New research published in the Pediatrics Medical Journal suggests that an increasing amount of children are suffering traumatic brain injuries on the playground.
In an effort to gauge the injury rates of children on playground equipment, researchers from the National Center for Injury Prevention and Control examined reasons for hospital admissions for children under the age of 14 between the years 2005 and 2013. Researchers said their findings suggest that more children are visiting emergency rooms for head injuries as a result of trauma on a playground than in recent decades. Here’s a closer look at some of the data from the study:
- In 2005, about 21,000 children a year were admitted to a hospital as a result of a head injury suffered on a playground. In 2013, that average yearly number had risen to about 30,000.
- The most likely playground equipment for a child to suffer a traumatic brain injury on were the swings and the monkey bars.
- Boys accounted for 58.6 percent of playground TBIs.
- Children between the ages of 5 and 9 suffered the most TBIs, accounting for 50.6 percent of all playground TBIs.
- Thankfully, the vast majority of children were able to recover from their head injuries without long term damage. Researchers found that 95.6 percent were treated and released from the hospital without further care.
Why The Increase?
So why has their been such a noticeable uptick in traumatic brain injuries on playground equipment? After all, playgrounds have been equipped with monkey bars and swing sets for decades. Researchers stopped short of listing definitive reasons, but they had two theories, and they are both rooted in good intentions.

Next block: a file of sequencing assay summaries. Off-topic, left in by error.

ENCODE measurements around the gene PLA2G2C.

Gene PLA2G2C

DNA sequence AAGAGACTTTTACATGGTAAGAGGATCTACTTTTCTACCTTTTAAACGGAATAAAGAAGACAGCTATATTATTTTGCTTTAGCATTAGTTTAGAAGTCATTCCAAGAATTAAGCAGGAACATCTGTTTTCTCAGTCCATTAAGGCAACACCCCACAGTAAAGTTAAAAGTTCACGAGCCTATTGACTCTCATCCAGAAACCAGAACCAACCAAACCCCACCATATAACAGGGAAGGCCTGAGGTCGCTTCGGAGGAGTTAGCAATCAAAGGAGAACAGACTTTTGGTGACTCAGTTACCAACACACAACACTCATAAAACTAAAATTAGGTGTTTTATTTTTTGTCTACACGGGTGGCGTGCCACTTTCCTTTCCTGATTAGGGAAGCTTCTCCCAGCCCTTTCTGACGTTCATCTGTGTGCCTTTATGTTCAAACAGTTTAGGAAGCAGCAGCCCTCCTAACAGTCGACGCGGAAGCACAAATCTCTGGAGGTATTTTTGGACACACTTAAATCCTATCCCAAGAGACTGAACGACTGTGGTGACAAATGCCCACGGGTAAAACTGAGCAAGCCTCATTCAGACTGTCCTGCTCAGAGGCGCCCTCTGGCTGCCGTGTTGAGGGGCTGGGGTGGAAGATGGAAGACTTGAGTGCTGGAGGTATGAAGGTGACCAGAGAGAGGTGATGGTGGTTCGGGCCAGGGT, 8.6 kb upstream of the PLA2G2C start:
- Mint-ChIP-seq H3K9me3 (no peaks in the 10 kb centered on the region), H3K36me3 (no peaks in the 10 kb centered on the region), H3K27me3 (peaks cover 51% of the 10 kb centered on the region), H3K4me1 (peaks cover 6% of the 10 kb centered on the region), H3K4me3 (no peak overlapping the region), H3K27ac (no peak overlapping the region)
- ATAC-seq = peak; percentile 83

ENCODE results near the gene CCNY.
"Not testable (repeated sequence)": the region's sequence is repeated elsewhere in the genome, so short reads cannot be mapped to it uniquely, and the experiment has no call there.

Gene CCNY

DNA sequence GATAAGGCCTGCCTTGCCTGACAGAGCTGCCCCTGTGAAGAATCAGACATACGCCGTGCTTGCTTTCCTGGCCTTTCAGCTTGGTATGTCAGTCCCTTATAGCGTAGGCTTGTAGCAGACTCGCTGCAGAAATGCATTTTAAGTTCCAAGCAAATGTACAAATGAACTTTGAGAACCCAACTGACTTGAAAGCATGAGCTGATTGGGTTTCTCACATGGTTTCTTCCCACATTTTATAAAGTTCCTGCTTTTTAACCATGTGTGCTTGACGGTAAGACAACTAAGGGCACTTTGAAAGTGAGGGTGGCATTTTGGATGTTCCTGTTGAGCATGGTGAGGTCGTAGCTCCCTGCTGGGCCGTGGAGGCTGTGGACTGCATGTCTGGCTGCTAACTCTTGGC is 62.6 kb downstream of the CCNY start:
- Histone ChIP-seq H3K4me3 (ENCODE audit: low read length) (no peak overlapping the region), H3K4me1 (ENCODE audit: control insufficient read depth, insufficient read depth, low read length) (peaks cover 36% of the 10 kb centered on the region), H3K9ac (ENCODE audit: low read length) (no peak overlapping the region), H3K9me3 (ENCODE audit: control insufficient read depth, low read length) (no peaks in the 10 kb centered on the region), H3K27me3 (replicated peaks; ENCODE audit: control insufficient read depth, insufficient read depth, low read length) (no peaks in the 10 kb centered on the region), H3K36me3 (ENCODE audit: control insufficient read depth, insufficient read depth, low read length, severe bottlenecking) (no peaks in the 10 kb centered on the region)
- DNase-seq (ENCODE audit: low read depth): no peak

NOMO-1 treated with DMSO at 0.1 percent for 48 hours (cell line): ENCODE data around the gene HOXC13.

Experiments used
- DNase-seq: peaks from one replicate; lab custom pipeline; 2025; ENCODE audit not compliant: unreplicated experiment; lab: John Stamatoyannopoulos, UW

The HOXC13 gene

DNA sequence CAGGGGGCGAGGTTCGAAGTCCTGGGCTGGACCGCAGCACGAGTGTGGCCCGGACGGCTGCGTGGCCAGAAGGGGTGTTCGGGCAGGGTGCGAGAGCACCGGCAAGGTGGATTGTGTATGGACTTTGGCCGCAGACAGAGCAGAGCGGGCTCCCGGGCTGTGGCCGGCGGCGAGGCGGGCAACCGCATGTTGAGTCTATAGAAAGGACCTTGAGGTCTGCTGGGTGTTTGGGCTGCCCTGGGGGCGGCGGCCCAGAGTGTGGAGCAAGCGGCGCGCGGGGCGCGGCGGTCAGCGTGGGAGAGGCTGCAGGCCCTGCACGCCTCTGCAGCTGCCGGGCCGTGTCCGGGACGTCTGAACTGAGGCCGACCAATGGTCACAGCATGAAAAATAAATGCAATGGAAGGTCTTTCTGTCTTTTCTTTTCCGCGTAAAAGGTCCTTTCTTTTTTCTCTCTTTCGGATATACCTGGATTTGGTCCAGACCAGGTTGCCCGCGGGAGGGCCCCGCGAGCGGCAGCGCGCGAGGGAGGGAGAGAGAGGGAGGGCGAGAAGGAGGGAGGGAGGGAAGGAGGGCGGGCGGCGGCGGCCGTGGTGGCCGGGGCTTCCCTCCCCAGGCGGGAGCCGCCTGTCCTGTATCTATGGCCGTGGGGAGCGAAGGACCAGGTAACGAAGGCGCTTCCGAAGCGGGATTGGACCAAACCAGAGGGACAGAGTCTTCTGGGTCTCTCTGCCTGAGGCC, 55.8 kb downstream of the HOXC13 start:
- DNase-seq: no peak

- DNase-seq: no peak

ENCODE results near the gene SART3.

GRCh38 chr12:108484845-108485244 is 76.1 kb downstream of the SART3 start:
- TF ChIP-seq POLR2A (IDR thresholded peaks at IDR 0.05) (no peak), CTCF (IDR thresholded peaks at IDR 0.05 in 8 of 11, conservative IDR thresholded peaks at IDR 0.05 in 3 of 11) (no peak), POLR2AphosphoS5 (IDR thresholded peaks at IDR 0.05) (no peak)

For starters, researchers believe that children today are getting more time on the playground than in past decades. It’s great that kids are getting more time outside on the jungle gym, and if that’s true, then it should come as no surprise that there’s been a spike in traumatic brain injuries. Their second suggestion is that as a society, we’ve become more cognizant of the dangers of head injuries, especially in young brains that are still developing. Researchers believe parents today are more likely to take their child into the emergency room if they’ve bumped their head than in years past.
“It is also plausible that heightened public awareness of TBI and concussions has prompted parents to seek medical care for their children in the event of a head injury, when previously they would not have done so,” the authors wrote.
That said, researchers also noted that there’s still plenty that can be done to ensure children stay safe when at the playground.
“Improvements in playground environmental safety that also address design, surfacing, and maintenance can help accomplish this,” the study authors concluded.